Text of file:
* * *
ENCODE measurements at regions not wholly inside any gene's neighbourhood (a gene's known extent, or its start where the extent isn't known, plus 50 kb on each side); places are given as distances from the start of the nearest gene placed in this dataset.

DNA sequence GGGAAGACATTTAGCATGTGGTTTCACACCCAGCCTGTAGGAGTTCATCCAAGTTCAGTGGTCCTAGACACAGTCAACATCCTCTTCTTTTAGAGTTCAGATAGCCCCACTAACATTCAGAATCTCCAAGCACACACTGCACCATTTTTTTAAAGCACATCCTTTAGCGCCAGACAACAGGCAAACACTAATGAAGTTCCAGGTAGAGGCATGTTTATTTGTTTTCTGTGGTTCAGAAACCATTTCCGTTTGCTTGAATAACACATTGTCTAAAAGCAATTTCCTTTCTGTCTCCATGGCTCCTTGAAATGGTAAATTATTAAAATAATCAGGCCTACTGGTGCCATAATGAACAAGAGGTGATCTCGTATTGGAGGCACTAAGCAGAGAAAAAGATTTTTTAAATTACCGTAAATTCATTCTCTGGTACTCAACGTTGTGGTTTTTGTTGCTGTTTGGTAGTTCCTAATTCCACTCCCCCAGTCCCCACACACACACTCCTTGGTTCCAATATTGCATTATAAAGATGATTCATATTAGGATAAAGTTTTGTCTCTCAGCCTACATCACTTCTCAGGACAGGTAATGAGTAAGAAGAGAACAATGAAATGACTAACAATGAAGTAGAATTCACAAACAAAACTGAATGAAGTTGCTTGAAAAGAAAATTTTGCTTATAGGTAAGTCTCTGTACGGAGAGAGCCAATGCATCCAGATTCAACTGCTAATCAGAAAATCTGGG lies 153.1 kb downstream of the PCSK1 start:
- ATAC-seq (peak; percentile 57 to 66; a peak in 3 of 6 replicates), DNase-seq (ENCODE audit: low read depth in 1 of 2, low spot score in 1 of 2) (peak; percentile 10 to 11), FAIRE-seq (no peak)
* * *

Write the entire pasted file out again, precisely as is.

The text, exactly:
ENCODE measurements at regions not wholly inside any gene's neighbourhood (a gene's known extent, or its start where the extent isn't known, plus 50 kb on each side); places are given as distances from the start of the nearest gene placed in this dataset.

DNA sequence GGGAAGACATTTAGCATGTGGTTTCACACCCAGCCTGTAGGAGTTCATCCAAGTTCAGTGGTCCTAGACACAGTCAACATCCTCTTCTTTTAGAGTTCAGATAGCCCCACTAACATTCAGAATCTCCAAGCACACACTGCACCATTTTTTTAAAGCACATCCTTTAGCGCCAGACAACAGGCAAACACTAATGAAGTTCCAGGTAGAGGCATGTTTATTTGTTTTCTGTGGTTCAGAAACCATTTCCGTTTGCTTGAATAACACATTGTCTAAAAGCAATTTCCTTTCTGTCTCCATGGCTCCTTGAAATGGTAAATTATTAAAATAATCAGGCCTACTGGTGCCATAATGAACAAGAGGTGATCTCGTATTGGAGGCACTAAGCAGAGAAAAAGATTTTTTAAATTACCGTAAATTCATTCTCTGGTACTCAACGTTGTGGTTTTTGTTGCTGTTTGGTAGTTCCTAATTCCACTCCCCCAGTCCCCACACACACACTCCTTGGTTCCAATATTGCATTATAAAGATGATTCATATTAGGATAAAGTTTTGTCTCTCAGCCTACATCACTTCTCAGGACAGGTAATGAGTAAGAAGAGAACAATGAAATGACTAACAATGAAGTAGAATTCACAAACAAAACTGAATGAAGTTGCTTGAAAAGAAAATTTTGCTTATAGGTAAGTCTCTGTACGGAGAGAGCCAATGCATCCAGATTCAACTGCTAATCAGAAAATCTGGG lies 153.1 kb downstream of the PCSK1 start:
- ATAC-seq (peak; percentile 57 to 66; a peak in 3 of 6 replicates), DNase-seq (ENCODE audit: low read depth in 1 of 2, low spot score in 1 of 2) (peak; percentile 10 to 11), FAIRE-seq (no peak)